Sabres Almost Ready for Season

New Sabres owner Terry Pegula rode into Buffalo like a white knight, promising sweeping changes to the organization.

He’s improved the roster by acquiring players like Christian Ehrhoff, Robyn Regehr and Ville Leino. Pegula’s changed the perception that the Sabres won’t spend to bring a Stanley Cup to Western New York.

Despite all of the upgrades, this season doesn’t come without question marks. Every team in the NHL has a few issues that they need to straighten out.

Three things jump out at me:

1. Can the team replace assistant coach Brian McCutcheon? 2. Can Leino make the transition to center and produce without Daniel Briere as his linemate? 3. Can Derek Roy become the Sabres’ top center?

McCutcheon was Lindy Ruff’s top assistant for the past 10 seasons, a close confidant who ran the Sabres’ special teams units. Traditionally, those units were very strong under McCutcheon, ranking near the top of the league multiple times.

However, the team finished last season just 13th in penalty-kill percentage. Buffalo’s faceoff percentage was tied with Anaheim and the Rangers for 25th in the league. Someone needed to take the blame, and it went towards McCutcheon.

Enter new assistants Kevyn Adams and Teppo Numminen, who both have tremendous amounts of experience as players and know the dynamics of Buffalo’s locker room. Adams served as the team’s player-development coach over the past 1.5 years, while Numminen spent four seasons patrolling Buffalo’s blueline.

It will be interesting to see if these two can adjust to life behind the bench. What will be even more interesting will be if Leino can handle the responsibilities of playing center in Ruff’s system.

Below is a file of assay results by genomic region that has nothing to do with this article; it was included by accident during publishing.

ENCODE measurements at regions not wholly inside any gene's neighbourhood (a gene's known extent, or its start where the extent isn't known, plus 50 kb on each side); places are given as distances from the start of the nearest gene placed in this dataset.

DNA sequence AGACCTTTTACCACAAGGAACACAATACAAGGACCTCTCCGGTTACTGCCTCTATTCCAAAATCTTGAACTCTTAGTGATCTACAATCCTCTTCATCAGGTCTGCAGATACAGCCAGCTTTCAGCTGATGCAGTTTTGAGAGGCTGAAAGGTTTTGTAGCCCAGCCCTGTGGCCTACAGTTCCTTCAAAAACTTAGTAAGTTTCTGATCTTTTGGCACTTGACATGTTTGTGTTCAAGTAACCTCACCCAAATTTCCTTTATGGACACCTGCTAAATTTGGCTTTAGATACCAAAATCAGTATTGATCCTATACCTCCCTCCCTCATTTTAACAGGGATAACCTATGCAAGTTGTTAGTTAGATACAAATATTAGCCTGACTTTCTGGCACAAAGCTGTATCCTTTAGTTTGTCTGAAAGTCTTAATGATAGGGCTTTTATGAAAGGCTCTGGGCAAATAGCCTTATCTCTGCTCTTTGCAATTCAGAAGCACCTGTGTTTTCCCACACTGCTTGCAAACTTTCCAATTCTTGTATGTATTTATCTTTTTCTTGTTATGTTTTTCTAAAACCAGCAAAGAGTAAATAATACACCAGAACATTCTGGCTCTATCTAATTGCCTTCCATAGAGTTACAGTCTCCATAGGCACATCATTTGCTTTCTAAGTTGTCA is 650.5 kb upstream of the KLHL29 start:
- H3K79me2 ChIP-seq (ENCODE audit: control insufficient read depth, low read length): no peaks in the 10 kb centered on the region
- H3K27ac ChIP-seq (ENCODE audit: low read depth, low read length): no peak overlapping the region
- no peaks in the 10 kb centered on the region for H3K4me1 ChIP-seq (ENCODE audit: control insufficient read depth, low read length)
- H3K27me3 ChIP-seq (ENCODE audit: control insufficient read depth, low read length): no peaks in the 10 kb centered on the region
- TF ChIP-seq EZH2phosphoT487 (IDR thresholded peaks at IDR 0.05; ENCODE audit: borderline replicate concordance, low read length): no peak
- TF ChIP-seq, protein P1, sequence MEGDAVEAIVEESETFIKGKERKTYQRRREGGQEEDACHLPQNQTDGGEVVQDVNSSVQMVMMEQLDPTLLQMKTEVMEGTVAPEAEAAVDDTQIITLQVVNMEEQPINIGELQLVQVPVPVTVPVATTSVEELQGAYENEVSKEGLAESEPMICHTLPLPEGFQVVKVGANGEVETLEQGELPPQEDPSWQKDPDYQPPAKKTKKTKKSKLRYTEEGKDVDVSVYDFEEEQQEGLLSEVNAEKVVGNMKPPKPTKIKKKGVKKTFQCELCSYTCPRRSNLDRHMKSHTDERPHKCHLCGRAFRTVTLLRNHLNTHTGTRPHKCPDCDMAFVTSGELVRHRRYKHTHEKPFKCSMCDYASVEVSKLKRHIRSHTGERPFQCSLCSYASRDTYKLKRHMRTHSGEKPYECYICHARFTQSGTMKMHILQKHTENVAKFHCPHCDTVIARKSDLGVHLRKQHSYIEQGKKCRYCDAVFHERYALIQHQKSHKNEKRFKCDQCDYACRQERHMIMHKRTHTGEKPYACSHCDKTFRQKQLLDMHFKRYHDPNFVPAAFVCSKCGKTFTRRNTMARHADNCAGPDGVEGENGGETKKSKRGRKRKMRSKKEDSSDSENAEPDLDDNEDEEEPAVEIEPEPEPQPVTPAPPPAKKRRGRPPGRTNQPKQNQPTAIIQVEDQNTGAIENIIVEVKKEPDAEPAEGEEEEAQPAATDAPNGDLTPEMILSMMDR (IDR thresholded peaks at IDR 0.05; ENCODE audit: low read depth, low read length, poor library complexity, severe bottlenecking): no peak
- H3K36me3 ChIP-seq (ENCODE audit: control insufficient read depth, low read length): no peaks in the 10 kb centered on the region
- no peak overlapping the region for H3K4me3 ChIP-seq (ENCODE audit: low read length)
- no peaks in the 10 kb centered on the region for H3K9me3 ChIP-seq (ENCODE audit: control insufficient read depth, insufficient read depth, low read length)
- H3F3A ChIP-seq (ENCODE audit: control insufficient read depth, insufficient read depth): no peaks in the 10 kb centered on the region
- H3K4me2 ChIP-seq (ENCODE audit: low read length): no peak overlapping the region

Leino, who’d been a rising star in Philadelphia, was signed in July to a six-year contract. Leino set career highs while playing left wing on Briere’s line and helping the Flyers reach the Stanley Cup Finals in 2010.

The challenges facing Leino this season are tremendous. Leino has to make the transition back to center, where he played while in Finland and may be a more natural fit.

But playing center at the NHL level is much more difficult than playing against professionals in Europe. Throw in the fact that Leino must also adjust to life without Briere setting him up for scoring opportunities, and you’ve got yourself an intriguing situation inside Buffalo’s locker room.

Leino should be able to adjust. Ruff has been known to get good results out of guys who can play both center and wing (see: Curtis Brown, Stu Barnes and Jochen Hecht.) Leino should become just as good as, if not better than, those aforementioned players.

Lastly, Roy needs to prove that he can become an elite center. He has talent, as he has put up seasons of at least 60 points or more four times in his seven seasons in Buffalo.

But Roy needs to score at least 70 points a year and play more consistently in his own end of the ice. He showed flashes of doing that last season, averaging a point a game before suffering a torn quad. He needs to be able to regularly score at that pace if Buffalo wants to make a serious run at the Stanley Cup.

All in all, the Sabres are one of the most talented teams in the Eastern Conference. But just having talent alone won’t guarantee a championship for Western New York.

*This story originally appeared in the Buffalo State Record*

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